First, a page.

The Friday Night Effect
Smock Alley Main Stage
Jamie, Sive and Collette are flatmates in Dublin city. By the end of the night, Collette (Eva O’Connor) will be dead, but we, the audience, will be guiding her story. We’re divided up into teams and it’s a choose your own adventure (by majority vote).
Drinks are had, drugs are taken, fights break out, stuff gets stolen, relationships break down: there’s a lot of drama, or at least, potential for drama. We are told at the start to guide the girls not by the morally correct thing to do, but what we would actually, honestly do.
It’s a fun format, and the episodic structure of the play helps keep the pace lively. It intercuts between short scenes, flashbacks and debates without it feeling too fragmented. The script is brilliantly written, absorbing, and finds opportunities to explore Collette’s bipolar disorder naturally, in ways that are both funny and respectful. All three women are convincingly portrayed; you feel like you almost know them by the end, making the final decisions where we hold their lives in our hands, hotly debated votes.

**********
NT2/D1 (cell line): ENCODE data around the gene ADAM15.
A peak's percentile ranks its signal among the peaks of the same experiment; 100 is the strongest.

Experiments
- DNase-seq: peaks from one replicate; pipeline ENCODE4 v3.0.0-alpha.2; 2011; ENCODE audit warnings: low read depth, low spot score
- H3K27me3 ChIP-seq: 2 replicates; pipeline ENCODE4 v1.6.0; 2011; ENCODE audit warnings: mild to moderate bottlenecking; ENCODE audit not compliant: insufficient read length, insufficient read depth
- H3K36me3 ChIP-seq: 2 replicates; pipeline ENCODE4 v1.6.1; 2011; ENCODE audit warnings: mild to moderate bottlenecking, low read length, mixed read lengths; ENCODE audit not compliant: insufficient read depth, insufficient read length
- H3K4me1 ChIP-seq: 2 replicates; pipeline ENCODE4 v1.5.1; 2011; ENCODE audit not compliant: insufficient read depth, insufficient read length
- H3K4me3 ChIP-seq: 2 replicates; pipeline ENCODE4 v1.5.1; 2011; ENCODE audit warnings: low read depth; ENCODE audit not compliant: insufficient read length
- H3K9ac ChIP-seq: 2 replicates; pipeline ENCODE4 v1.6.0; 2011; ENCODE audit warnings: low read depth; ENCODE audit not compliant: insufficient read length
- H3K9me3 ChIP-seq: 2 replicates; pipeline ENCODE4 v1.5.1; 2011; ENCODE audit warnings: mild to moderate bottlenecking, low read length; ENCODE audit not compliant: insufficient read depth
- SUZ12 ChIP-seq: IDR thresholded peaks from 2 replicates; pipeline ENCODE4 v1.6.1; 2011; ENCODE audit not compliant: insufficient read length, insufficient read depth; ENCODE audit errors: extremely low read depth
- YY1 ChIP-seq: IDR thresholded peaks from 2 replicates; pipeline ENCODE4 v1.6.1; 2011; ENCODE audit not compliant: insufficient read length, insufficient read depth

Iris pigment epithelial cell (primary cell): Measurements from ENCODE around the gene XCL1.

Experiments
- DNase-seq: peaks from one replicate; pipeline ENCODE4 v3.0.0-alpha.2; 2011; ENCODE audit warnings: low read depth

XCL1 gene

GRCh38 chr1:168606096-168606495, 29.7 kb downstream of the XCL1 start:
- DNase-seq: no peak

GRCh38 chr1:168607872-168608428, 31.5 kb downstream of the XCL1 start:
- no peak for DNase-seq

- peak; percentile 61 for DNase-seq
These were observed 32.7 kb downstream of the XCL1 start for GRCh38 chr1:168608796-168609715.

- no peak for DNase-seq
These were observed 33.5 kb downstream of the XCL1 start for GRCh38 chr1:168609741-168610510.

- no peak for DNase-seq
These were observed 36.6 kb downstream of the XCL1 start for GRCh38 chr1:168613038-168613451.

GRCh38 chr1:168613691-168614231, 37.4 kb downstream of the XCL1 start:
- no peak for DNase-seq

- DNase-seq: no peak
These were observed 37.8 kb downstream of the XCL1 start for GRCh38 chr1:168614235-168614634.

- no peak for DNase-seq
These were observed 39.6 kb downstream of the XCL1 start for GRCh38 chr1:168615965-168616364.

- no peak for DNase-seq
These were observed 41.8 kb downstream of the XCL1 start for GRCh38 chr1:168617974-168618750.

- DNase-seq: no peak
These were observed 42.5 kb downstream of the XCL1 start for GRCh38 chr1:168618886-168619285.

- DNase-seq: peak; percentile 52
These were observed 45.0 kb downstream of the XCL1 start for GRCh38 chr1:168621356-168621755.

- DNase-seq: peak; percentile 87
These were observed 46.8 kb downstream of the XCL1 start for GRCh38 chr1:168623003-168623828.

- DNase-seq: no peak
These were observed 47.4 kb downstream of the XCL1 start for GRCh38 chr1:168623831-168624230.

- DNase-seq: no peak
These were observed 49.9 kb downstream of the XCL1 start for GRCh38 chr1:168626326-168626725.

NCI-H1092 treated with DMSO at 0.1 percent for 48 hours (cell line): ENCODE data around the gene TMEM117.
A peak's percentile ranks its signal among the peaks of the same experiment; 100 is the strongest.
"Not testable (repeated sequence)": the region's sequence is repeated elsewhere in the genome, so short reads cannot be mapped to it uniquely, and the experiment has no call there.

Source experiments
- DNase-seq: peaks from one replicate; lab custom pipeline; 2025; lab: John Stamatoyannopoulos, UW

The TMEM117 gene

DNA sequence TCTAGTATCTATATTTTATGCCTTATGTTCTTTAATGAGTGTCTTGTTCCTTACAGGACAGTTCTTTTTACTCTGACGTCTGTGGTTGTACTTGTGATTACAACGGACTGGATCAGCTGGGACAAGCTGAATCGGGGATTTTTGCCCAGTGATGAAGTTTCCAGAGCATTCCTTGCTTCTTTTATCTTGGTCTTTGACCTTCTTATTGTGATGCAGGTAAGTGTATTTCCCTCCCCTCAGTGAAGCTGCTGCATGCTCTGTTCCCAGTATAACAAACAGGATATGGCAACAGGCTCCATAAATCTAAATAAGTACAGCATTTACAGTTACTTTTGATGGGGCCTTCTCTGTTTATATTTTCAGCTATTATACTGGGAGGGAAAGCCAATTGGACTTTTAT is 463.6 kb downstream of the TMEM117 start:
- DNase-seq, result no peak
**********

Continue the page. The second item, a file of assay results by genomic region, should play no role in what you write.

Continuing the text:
Cleverly conceived and well acted, as a social experiment it works, and as a story, it’s one worth hearing.
Runs until Sept 23
The Lir Academy
A slow-burning two-hander that takes autism as its main theme, Caitriona Daly’s play balances concern for its central subject with pleasing dramatic tension.
Clearing up the detritus of a party, Phil (Karen Ardiff) and Helen (Caoimhe O’Malley) indulge in verbal skirmishing, the petty nature of their early exchanges – the price of upscale supermarket pastries, for instance – masking the true bone of contention. Gradually, it emerges that Helen is in a relationship with Phil’s autistic adult son Gary, whose birthday bash has ended prematurely.
As the two women argue about the depth and durability of their respective bonds with Gary, we learn more about them. Under the direction of Maisie Lee, both actors nicely flesh out their roles: Ardiff's passive aggressive Phil with her spiky but unshakable maternal love; O'Malley's defensive, vulnerable Helen with issues of her own.
That Gary is never seen or heard means that the story is ultimately about the impact of autism on others rather than on the condition itself. This, however, gives the piece a wider resonance than its particular subject might suggest. With an anti-climactic ending that offers no easy answers or indeed much comfort, Normal is nonetheless an arresting portrait of love in difficult circumstances.
Runs until Sept 23